Kalli’s last letter

Within the Franklin collection is a box of objects: precious mementos Lady Jane Franklin displayed in her house, reminders of the adventurous lives she and her husband, Sir John Franklin, had led.  Included are two letters and small drawings, bundled together in a wrapper which says: Remains of Kalierua.

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This refers to Erasmus Augustine Kallihirua, also known as Kalli, an Inuit from north-western Greenland who helped in the search for Sir John Franklin. In 1850 he joined the ship of Captain Erasmus Ommanney when it was in Cape York, Greenland, and worked as his guide and translator during his expedition to find Franklin’s ships. Kalli stayed with the ship as it traveled back to England, where he was sent to St Augustine’s College in Canterbury to train as a missionary.  During his time in England Kalli must have met Sir John’s daughter Eleanor, who was by then Mrs Eleanor Gell, as he sent her at least two letters and three small drawings. We don’t know how many other letters Kalli sent to Eleanor, but someone has written on the one dated October 3rd 1855 ‘Kali’s last letter from St John’s Newfoundland’.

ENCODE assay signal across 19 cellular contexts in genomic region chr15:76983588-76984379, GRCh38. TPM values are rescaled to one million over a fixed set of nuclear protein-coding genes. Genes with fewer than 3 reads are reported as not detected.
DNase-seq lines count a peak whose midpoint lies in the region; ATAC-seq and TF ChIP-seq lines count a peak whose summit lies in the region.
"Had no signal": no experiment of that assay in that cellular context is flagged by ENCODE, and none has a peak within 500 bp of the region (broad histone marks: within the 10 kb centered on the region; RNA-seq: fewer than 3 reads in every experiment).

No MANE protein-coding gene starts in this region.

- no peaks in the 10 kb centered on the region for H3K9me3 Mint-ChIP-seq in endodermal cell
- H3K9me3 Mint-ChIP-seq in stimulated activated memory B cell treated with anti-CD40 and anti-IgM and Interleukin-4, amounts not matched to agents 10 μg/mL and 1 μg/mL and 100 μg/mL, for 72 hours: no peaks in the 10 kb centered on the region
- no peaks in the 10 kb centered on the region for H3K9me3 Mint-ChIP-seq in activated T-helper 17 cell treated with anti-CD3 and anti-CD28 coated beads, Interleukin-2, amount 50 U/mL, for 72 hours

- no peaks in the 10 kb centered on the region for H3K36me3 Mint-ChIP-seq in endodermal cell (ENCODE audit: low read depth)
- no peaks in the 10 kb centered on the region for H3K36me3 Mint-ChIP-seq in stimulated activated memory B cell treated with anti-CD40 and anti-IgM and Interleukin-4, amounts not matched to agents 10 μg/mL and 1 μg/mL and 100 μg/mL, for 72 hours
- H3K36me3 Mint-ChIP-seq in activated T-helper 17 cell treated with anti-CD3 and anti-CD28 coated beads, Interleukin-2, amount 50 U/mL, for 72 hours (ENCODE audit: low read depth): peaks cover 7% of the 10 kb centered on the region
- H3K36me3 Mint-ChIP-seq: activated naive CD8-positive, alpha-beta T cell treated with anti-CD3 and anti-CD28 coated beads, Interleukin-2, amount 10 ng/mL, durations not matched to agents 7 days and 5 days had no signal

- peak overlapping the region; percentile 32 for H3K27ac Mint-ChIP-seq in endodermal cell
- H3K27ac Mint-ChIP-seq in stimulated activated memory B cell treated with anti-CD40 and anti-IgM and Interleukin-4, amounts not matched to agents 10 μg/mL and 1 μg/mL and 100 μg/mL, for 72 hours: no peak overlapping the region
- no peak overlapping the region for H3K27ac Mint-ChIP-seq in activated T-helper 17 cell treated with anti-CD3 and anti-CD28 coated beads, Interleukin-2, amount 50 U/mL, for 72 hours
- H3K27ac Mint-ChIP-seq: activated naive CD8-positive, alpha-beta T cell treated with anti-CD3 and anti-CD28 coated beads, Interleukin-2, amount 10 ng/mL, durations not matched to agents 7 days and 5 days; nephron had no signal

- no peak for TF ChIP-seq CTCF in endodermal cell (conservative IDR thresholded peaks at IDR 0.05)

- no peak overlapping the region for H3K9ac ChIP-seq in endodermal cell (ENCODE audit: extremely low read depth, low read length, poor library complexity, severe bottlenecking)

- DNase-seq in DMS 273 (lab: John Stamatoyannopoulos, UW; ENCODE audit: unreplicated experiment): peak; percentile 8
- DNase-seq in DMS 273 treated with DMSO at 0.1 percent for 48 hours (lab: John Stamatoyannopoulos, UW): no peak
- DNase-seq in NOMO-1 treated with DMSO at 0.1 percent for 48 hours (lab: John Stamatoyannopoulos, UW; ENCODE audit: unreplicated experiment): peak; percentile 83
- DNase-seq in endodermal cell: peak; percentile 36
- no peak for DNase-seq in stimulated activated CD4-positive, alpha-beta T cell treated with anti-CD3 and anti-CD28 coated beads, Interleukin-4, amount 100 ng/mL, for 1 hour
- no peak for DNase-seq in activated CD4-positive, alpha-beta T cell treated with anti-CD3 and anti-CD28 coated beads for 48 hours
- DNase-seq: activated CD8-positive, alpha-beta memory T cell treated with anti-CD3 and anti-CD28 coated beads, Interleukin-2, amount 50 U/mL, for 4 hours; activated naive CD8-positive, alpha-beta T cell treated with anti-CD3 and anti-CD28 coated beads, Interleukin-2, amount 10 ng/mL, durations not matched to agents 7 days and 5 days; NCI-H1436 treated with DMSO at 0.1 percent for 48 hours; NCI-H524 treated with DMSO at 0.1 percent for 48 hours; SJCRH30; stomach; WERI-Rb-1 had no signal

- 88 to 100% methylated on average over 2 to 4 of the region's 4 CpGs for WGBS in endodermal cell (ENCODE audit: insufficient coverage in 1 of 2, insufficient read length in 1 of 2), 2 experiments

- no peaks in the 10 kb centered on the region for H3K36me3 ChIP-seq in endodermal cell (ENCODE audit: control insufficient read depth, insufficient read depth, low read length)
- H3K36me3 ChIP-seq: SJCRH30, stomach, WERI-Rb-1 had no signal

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Kalli died on 14 June 1856 in St John’s, Newfoundland, having caught a chill while swimming. He was only twenty-four years old. A more detailed account of Kalli’s life is on the website of the Nunatsiaq News.

3 thoughts on “Kalli’s last letter

  1. Pingback: Royal Wedding lace | Derbyshire Record Office

  2. We have a number of letters and related documents on the death of Eleanor Gell, who died aged only 36 in 1860 at Tredunnoc in Monmouthshire . She went there for “recreation and repose”, but tragically caught scarlet fever. Her husband Reverend John Philip Gell erected what must have been a large memorial tablet for her and had printed off a copy of what was written on it for circulation among her family, friends and acquaintances. I imagine your funeral notice is different. We will put up another post about it shortly.

  3. I have a copy of Eleanor Gell’s Funeral Notice. It was kept by Sir F L McClintock and passed down through my family.

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